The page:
June 2006 Newsletter
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Your editors have been spending time north of the border this spring, and we can’t contain ourselves any longer. It’s time to report on the beauty of our neighbor to the north. While our nearest (and favorite) cruising ground is the north shore of Lake Superior, we are currently enjoying an exploration of the North Channel of Lake Huron. Both gorgeous cruising grounds are in the absolutely huge and wondrously diverse province of Ontario.
The most recent trip to launch our boat in late April was the reason for this outburst of appreciation. We drove north through Wisconsin and the Upper Peninsula of Michigan (both beautiful places in their own right), crossed into Ontario at Sault Ste. Marie, and drove along the north shore of Lake Huron. We watched the north country spring into bloom as tree leaves unfurled and daffodils burst forth. We gloried in a couple of sightings of sandhill cranes on both sides of the border.
After we launched the boat, the real revelation was the return trip. We drove (for the first time) on the northern half of the “Great Circle Route,” which loops around Lake Superior. This is Highway 17, also known as the Trans-Can. The scenery unfolded for us from east to west as if we were watching a movie. Geologic formations changed as we drove along: granite, sandstone, sand dunes, mountains, marshes, bogs, and a wide assortment of rock varieties that we could marvel at but not name. There were moose alongside the road, and soaring eagles overhead. It was as lovely as the cruising grounds we see so often from the waters’ edge. This time we were looking at it from the other side of the shore. We were transfixed. We were awed. We were impressed. “Oh, Canada,” as the national anthem states, “glorious and free!”
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In the news
You already know about the short reading done by editor Karen Larson called “Get Off the Lake.” This was offered as a free download and gathered up a great deal of positive comment (even Karen was surprised). Encouraged by that response, we have added another reading of a moving tale by subscriber and Good Old Boat contributor Don Davies. Don sent a wonderful piece about the loss of his friend and fellow sailor, Stan Appleby, as a possible article for the magazine. Instead, we asked him to record it for us. He did this beautifully. “Past the Yardarm: Remembering Stan Appleby” is available as a free download along with “Get Off the Lake.” Go to http://www.audioseastories.com/. The free downloads are at the bottom of the page. Caution: these pages are in the process of revision and anything can happen in the next month or two. Keep an eye on what we’re up to with our audio production. We’re producing new books like hotcakes!
We’re catching on to this “podcast thing” after some flubbing around with new technology. (We may be “early adopters” in some ways, but we’re certainly not all that early at comprehending all the fine details.) Want to take a look or a listen to what we’ve done so far and to find the podcast version of this June newsletter? Go to: http://AudioSeaStories.net/.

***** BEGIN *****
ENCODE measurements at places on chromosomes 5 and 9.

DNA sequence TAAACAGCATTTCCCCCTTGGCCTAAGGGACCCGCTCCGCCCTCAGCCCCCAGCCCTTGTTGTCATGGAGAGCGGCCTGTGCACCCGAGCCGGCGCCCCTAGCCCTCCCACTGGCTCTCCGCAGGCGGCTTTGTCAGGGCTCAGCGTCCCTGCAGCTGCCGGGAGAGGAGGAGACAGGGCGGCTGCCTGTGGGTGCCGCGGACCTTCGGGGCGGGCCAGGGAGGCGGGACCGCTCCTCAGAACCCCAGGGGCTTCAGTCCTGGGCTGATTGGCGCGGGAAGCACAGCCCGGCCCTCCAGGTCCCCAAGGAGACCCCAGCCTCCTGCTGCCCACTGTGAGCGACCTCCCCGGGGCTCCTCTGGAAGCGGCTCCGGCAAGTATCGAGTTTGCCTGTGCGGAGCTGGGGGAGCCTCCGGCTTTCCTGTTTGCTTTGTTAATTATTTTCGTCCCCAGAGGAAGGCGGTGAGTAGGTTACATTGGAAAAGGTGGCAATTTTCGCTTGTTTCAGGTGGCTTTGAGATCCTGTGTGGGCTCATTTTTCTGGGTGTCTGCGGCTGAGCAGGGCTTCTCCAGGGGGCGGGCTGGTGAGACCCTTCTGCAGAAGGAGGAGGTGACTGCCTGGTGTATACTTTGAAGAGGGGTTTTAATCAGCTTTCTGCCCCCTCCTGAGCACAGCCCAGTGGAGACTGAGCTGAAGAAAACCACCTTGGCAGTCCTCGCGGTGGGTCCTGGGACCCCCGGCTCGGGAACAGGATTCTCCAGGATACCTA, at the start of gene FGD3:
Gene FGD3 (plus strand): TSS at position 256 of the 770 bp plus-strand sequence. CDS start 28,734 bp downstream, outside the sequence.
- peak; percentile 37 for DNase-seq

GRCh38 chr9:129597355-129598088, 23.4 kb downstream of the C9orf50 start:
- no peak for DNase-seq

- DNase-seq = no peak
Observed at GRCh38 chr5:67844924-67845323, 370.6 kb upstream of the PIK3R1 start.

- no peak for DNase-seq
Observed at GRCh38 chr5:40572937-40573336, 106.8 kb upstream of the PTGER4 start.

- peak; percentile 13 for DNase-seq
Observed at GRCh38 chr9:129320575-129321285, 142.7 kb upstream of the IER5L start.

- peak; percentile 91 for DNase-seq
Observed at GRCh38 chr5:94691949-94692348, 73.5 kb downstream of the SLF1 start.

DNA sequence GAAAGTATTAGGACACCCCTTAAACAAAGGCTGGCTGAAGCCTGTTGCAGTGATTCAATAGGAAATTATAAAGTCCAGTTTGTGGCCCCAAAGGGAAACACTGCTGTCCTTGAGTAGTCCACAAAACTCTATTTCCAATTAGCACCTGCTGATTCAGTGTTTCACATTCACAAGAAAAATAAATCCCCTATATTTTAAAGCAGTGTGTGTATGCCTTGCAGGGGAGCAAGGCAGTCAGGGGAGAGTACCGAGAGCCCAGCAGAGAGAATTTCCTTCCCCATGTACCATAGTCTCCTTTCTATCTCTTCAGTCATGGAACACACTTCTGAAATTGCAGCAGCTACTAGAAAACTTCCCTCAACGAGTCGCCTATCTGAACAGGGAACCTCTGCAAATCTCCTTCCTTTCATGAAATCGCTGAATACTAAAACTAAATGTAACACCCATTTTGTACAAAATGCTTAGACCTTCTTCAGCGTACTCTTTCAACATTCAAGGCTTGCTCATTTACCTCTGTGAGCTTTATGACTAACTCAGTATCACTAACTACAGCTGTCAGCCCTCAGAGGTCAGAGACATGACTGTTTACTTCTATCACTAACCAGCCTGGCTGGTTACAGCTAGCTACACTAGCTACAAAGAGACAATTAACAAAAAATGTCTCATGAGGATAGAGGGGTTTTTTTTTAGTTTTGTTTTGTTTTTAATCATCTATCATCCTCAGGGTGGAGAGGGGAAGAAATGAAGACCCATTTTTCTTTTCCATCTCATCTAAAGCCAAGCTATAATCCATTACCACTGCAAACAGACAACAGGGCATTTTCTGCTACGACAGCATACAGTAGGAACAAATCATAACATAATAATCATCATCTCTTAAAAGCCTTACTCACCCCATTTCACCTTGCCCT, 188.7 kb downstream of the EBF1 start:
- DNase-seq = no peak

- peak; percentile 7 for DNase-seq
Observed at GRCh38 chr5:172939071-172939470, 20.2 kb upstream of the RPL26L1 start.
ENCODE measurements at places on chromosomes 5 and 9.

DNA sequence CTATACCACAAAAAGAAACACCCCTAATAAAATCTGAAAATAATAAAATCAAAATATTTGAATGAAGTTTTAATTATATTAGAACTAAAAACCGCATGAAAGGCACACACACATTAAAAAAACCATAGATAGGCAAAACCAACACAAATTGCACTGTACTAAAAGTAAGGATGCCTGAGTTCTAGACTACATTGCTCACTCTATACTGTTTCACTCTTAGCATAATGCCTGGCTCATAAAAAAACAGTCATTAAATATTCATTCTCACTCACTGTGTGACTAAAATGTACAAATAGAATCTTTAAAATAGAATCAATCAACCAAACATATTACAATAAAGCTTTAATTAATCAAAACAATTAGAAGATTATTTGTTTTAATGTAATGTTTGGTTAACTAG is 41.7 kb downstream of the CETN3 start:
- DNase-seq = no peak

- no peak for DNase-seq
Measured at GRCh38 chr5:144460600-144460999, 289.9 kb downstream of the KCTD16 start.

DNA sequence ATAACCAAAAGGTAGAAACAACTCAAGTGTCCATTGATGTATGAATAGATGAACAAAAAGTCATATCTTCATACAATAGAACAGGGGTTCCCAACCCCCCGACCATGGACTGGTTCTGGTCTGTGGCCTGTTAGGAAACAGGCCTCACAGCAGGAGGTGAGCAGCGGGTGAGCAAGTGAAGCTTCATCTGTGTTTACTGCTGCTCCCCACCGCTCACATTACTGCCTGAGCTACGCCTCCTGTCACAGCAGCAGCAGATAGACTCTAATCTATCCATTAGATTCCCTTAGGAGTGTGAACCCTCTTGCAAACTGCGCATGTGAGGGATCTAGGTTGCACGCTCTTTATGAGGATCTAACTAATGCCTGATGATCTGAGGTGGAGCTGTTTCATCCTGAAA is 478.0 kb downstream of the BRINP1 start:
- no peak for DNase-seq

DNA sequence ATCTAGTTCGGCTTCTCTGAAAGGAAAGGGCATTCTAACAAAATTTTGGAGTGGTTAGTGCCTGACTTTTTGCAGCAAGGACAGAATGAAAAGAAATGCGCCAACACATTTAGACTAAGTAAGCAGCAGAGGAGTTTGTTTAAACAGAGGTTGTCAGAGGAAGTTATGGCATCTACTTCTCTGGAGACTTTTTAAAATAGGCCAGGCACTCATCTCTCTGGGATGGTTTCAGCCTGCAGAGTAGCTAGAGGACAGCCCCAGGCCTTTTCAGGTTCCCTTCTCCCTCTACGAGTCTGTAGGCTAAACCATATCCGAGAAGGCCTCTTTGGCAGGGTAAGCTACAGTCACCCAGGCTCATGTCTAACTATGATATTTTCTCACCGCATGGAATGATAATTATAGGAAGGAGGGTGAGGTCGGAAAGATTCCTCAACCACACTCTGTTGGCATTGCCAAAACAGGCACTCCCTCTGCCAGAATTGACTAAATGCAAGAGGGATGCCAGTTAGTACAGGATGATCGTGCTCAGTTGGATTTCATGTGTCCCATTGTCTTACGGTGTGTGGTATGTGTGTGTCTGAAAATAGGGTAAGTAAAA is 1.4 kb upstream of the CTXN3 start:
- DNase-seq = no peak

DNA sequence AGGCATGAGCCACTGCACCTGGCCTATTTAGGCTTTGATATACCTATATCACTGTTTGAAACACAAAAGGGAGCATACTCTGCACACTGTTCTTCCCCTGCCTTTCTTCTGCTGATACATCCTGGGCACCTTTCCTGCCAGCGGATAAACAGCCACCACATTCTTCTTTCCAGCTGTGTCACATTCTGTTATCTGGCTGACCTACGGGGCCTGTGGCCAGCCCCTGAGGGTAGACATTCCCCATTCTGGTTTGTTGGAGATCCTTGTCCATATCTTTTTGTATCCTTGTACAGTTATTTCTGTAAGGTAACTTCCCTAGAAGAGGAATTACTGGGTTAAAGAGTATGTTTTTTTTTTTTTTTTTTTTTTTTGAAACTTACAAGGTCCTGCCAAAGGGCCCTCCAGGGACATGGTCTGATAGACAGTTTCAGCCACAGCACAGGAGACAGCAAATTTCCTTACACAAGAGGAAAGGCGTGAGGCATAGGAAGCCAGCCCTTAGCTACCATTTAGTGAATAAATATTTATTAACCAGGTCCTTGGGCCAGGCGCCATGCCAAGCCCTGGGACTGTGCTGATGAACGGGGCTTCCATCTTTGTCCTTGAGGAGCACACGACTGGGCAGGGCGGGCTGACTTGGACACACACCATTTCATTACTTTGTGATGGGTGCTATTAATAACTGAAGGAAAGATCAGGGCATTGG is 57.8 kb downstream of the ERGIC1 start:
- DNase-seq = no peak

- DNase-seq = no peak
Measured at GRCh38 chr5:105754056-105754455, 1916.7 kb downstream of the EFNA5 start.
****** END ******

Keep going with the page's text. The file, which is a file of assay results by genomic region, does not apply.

We realize this is a learning curve for all of us. We heard from Andy Goldsmith, who said, “I managed to get the April newsletter into my iPod but, I am certain, not in the correct way. Can you give 1-2-3-type instructions? I somehow managed to download it to iTunes into the music section, then to the iPod.”
We sent something that may have helped Andy but promised to put something together for “the rest of us” with the next newsletter. Andy suggested: “How to get the newsletter or book on tape into an iPod and at least one other type of device would be a good topic for the newsletter. As these get cheaper, I could see long-distance sailors having a spare, full of music and a number of books on tape, in a waterproof box. I am still struggling on how to do this smoothly.”
Good Old Boat pennant
Our first Good Old Boat pennants were delivered in the dead of a Minnesota winter. So the timing wasn’t quite right for shooting a good nautical image of a happy boat with pennant fluttering in the breeze. Spring has come and boats have been launched, but we haven’t been sailing yet (as of the writing of this newsletter). And we are finding that good photos of pennants/burgees are hard to get. So here’s the deal: buy one of our pennants (they’re $19; go to http://www.goodoldboat.com/navigation_tools/accessories.html), shoot a photo of it this summer and send us that photo. If we publish it in the magazine, newsletter, or on our website, we’ll send you a Good Old Boat T-shirt. We’d like good photos but we’ll publish quite a few. This won’t be like winning the lottery. Besides, we’ve got a bunch of T-shirts we’d like to get on our readers. So get some pennant photos please (try to say that three times quickly). This is Karen’s project, so all questions and photos should be addressed to her. Email Karen. While you’re at it, tell her what size T-shirt you’d like.
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What's coming in July?
For the love of sailboats
• Hughes 25 review
• Nonsuch 30 review
• Pearson 36 refit
• The rebirth of Maruska (a Pearson 365)
• Spray and other circumnavigators by Ted Brewer
• Navigating locks
• Living with propane
• Fixing a sticky rudder
• The evolution of a cruising boat, Part 1
• Mainsail Handling 101
• An all-purpose settee berth
Just for fun
• Maker of model sailboats, Will Lesh
• In love with LOWISA